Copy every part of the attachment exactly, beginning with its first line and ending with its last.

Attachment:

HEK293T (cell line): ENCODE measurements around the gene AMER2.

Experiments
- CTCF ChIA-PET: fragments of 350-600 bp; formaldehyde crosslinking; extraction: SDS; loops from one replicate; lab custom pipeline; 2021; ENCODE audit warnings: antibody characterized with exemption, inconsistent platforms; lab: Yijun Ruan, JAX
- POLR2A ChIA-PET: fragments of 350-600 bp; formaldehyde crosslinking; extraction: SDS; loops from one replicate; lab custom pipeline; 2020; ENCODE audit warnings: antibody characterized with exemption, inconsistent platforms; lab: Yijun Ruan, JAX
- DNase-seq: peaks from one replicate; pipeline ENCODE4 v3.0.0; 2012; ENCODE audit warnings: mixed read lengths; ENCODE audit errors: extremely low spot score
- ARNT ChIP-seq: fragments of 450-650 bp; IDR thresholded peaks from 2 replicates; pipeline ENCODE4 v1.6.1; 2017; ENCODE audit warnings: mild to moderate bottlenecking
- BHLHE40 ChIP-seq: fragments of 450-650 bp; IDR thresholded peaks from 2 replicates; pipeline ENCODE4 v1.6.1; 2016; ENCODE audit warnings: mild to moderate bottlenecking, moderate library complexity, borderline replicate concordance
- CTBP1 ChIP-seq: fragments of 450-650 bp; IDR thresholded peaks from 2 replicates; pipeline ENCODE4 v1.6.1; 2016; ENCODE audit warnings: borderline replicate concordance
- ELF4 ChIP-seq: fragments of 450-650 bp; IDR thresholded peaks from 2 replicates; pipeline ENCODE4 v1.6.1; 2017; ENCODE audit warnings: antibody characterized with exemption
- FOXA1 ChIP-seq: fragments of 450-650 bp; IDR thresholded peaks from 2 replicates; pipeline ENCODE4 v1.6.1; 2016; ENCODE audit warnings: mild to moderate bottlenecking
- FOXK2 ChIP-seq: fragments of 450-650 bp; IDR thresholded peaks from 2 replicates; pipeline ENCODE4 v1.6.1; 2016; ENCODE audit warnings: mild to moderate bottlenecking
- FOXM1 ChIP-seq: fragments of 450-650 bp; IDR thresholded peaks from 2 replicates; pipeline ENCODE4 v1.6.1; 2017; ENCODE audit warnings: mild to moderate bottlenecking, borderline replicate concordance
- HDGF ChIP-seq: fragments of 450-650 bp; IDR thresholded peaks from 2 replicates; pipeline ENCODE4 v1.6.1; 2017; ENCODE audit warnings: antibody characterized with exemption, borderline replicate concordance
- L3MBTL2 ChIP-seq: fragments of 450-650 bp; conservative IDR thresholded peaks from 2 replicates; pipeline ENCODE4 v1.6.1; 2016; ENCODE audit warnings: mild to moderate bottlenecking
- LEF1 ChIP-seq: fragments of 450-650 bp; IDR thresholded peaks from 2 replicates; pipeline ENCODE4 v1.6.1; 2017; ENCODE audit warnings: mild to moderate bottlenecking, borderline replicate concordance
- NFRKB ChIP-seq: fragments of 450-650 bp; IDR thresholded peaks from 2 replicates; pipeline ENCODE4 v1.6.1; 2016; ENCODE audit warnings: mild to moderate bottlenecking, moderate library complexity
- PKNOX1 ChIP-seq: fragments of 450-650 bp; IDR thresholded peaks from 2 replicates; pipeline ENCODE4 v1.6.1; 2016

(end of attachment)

HEK293T (cell line): ENCODE measurements around the gene AMER2.

Experiments
- CTCF ChIA-PET: fragments of 350-600 bp; formaldehyde crosslinking; extraction: SDS; loops from one replicate; lab custom pipeline; 2021; ENCODE audit warnings: antibody characterized with exemption, inconsistent platforms; lab: Yijun Ruan, JAX
- POLR2A ChIA-PET: fragments of 350-600 bp; formaldehyde crosslinking; extraction: SDS; loops from one replicate; lab custom pipeline; 2020; ENCODE audit warnings: antibody characterized with exemption, inconsistent platforms; lab: Yijun Ruan, JAX
- DNase-seq: peaks from one replicate; pipeline ENCODE4 v3.0.0; 2012; ENCODE audit warnings: mixed read lengths; ENCODE audit errors: extremely low spot score
- ARNT ChIP-seq: fragments of 450-650 bp; IDR thresholded peaks from 2 replicates; pipeline ENCODE4 v1.6.1; 2017; ENCODE audit warnings: mild to moderate bottlenecking
- BHLHE40 ChIP-seq: fragments of 450-650 bp; IDR thresholded peaks from 2 replicates; pipeline ENCODE4 v1.6.1; 2016; ENCODE audit warnings: mild to moderate bottlenecking, moderate library complexity, borderline replicate concordance
- CTBP1 ChIP-seq: fragments of 450-650 bp; IDR thresholded peaks from 2 replicates; pipeline ENCODE4 v1.6.1; 2016; ENCODE audit warnings: borderline replicate concordance
- ELF4 ChIP-seq: fragments of 450-650 bp; IDR thresholded peaks from 2 replicates; pipeline ENCODE4 v1.6.1; 2017; ENCODE audit warnings: antibody characterized with exemption
- FOXA1 ChIP-seq: fragments of 450-650 bp; IDR thresholded peaks from 2 replicates; pipeline ENCODE4 v1.6.1; 2016; ENCODE audit warnings: mild to moderate bottlenecking
- FOXK2 ChIP-seq: fragments of 450-650 bp; IDR thresholded peaks from 2 replicates; pipeline ENCODE4 v1.6.1; 2016; ENCODE audit warnings: mild to moderate bottlenecking
- FOXM1 ChIP-seq: fragments of 450-650 bp; IDR thresholded peaks from 2 replicates; pipeline ENCODE4 v1.6.1; 2017; ENCODE audit warnings: mild to moderate bottlenecking, borderline replicate concordance
- HDGF ChIP-seq: fragments of 450-650 bp; IDR thresholded peaks from 2 replicates; pipeline ENCODE4 v1.6.1; 2017; ENCODE audit warnings: antibody characterized with exemption, borderline replicate concordance
- L3MBTL2 ChIP-seq: fragments of 450-650 bp; conservative IDR thresholded peaks from 2 replicates; pipeline ENCODE4 v1.6.1; 2016; ENCODE audit warnings: mild to moderate bottlenecking
- LEF1 ChIP-seq: fragments of 450-650 bp; IDR thresholded peaks from 2 replicates; pipeline ENCODE4 v1.6.1; 2017; ENCODE audit warnings: mild to moderate bottlenecking, borderline replicate concordance
- NFRKB ChIP-seq: fragments of 450-650 bp; IDR thresholded peaks from 2 replicates; pipeline ENCODE4 v1.6.1; 2016; ENCODE audit warnings: mild to moderate bottlenecking, moderate library complexity
- PKNOX1 ChIP-seq: fragments of 450-650 bp; IDR thresholded peaks from 2 replicates; pipeline ENCODE4 v1.6.1; 2016